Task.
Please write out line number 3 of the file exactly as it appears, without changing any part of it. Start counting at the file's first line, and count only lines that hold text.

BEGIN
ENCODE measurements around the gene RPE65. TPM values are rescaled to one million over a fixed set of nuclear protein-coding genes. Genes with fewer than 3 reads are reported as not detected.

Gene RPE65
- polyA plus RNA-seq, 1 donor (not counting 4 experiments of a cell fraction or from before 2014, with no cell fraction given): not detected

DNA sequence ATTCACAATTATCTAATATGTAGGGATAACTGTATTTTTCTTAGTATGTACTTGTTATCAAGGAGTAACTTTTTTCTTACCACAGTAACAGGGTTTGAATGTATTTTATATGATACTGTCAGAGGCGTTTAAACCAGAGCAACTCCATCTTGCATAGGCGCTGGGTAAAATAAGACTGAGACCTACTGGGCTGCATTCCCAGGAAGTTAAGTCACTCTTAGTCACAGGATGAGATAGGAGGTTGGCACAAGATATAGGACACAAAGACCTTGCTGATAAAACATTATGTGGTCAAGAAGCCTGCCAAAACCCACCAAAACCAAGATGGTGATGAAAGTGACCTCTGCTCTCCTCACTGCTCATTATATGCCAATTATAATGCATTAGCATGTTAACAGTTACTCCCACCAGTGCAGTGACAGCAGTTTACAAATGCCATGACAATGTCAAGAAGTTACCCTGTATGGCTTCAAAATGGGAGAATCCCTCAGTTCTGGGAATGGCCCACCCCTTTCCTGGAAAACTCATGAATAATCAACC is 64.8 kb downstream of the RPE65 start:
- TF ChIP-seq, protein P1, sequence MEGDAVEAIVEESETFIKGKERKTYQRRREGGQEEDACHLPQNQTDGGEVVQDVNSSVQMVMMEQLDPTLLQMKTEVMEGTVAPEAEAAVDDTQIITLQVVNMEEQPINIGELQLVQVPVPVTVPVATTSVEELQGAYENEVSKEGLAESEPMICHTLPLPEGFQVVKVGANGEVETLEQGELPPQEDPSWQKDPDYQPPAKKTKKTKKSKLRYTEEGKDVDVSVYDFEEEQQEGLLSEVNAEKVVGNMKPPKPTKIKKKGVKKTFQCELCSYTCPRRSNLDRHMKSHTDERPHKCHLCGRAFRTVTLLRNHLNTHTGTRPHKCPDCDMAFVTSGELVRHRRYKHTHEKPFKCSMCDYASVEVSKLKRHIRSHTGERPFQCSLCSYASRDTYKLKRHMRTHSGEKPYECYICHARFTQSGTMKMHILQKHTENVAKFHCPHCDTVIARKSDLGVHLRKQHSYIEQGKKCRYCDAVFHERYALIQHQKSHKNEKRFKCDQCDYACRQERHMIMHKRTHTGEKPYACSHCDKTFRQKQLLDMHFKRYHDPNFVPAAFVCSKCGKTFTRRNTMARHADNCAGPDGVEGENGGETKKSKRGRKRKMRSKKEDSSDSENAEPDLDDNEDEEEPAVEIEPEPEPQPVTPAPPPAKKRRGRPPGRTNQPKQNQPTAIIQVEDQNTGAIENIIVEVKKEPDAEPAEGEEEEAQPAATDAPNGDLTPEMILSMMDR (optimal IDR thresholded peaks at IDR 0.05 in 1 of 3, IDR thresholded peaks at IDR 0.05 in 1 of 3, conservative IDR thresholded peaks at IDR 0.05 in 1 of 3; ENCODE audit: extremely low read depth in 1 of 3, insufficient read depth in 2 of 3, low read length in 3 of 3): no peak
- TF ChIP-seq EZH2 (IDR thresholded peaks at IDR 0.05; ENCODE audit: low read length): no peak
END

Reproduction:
- polyA plus RNA-seq, 1 donor (not counting 4 experiments of a cell fraction or from before 2014, with no cell fraction given): not detected